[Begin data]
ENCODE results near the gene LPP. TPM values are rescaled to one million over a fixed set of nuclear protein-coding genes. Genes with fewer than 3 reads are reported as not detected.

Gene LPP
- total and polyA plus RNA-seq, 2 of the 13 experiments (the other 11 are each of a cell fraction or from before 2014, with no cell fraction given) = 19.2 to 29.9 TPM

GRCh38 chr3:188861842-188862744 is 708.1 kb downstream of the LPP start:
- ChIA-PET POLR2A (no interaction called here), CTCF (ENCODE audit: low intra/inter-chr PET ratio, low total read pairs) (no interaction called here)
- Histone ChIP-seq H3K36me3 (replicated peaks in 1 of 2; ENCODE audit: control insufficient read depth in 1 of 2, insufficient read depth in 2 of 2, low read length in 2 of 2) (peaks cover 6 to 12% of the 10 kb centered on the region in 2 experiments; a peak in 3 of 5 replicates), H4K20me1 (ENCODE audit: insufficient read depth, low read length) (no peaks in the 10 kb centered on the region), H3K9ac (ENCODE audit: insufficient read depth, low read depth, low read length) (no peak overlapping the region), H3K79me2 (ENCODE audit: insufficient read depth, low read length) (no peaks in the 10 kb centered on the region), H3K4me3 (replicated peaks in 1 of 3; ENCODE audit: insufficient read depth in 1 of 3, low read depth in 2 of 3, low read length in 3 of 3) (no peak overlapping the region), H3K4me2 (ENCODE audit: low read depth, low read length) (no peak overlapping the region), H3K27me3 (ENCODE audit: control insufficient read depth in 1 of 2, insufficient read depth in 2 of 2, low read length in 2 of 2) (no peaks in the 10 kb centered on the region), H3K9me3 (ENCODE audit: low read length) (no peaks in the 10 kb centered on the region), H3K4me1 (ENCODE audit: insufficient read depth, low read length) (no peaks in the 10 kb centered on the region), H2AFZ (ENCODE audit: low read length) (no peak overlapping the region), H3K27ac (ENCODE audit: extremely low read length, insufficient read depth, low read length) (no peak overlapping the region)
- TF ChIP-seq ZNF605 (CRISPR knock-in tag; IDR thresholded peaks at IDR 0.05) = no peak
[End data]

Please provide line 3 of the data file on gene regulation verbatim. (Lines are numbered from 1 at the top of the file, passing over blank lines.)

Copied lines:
- total and polyA plus RNA-seq, 2 of the 13 experiments (the other 11 are each of a cell fraction or from before 2014, with no cell fraction given) = 19.2 to 29.9 TPM